A person acts wantonly with respect to a result or to a circumstance described by a statute defining an offense when he is aware of and consciously disregards a substantial and unjustifiable risk that the result will occur or that the circumstance exists. The risk must be of such nature and degree that disregard thereof constitutes a gross deviation from the standard of conduct that a reasonable person would observe in the situation.
Clearly, evidence of Johnson's degree of intoxication was related to the jury's determination of whether he was aware of and consciously disregarded a substantial and unjustifiable risk that Wilson would suffer serious physical injuries as a result of his operation of his motor vehicle.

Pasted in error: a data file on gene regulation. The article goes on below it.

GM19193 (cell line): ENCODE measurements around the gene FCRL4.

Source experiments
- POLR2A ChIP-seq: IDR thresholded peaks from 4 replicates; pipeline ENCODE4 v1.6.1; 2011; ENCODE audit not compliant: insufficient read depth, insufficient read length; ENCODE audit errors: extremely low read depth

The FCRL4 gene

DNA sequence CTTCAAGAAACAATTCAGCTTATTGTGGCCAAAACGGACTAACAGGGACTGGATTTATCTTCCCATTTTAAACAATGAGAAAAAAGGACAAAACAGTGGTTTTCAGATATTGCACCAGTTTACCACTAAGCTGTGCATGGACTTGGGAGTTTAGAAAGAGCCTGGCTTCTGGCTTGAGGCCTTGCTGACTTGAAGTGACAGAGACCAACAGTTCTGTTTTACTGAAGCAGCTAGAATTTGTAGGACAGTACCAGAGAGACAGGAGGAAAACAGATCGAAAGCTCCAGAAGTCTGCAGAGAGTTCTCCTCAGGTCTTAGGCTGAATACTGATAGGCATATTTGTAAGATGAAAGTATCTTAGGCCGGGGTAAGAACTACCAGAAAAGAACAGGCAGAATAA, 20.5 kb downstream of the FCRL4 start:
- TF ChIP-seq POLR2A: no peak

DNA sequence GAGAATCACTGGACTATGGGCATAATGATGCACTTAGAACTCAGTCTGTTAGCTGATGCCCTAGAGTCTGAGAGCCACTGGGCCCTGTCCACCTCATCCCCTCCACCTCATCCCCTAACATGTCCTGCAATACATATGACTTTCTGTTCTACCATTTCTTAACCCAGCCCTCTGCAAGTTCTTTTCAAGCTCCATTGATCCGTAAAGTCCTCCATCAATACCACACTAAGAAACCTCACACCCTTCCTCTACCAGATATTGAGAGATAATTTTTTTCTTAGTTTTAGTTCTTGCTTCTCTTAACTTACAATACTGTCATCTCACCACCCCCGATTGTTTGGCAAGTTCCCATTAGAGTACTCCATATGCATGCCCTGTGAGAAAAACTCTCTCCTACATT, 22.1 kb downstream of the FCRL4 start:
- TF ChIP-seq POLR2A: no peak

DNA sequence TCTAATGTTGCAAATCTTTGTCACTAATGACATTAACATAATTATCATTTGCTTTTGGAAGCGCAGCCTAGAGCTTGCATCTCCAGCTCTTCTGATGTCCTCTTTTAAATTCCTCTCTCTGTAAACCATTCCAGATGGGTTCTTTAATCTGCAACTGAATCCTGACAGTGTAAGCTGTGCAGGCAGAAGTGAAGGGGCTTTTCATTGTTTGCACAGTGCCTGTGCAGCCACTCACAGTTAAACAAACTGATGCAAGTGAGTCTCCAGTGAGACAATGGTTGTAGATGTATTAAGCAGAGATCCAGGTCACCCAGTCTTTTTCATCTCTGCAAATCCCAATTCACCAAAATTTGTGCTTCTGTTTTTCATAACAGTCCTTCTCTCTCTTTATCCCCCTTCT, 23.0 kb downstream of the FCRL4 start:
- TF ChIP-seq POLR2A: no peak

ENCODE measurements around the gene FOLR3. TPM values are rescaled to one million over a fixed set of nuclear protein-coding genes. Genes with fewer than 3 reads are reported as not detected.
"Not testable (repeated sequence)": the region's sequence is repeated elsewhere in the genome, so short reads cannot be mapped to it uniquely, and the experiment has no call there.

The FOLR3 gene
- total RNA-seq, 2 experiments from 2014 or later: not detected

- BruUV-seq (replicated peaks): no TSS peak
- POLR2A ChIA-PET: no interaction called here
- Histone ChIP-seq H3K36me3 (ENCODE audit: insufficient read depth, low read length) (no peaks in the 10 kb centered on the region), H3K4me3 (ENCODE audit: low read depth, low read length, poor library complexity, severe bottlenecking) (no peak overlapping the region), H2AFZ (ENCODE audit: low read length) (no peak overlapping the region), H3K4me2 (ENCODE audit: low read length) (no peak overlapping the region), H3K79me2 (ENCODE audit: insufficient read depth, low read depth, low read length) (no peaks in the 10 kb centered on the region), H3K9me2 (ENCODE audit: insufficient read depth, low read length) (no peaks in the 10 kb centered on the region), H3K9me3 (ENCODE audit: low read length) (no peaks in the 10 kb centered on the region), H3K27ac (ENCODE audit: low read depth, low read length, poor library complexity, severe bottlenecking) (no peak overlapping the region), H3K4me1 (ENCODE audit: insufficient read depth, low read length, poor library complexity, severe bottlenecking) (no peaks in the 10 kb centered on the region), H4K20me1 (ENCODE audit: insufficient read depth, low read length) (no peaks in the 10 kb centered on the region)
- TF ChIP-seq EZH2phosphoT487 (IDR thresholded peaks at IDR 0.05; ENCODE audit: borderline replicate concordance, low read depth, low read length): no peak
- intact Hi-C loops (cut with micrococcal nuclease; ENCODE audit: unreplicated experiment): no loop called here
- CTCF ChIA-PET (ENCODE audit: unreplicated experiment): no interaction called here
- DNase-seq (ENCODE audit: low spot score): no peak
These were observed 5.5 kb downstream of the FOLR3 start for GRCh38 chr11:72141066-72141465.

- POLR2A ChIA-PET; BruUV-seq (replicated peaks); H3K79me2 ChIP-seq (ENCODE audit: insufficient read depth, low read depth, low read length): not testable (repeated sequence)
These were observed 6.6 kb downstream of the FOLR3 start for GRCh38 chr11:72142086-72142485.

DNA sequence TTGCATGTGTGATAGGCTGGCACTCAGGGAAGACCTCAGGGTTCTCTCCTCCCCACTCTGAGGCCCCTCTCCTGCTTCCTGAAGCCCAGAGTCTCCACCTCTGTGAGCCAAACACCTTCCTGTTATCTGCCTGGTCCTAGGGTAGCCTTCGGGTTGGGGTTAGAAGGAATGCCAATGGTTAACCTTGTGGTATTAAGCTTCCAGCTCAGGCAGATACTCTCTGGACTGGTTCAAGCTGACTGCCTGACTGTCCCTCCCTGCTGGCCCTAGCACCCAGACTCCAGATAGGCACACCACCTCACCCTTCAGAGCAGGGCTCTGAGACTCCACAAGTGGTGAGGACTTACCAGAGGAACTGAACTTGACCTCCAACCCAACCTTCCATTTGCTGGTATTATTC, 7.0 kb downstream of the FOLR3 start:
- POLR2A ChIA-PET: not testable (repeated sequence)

Accordingly, the judgment of the Warren Circuit Court is affirmed.
1. Kentucky Revised Statutes (KRS) 508.010.
2. KRS 189A.010.
3. Ky.App., 6 S.W.3d 144 (1999).
4. Id at 146-47.
5. Ky., 987 S.W.2d 306, 312 (1998).
6. Burge, supra at 809.
7. Wilcher v. Commonwealth, Ky.App., 566 S.W.2d 812, 813 (1978)(quoting Turner v. State, 258 Ark. 425, 527 S.W.2d 580, 586 (1975)).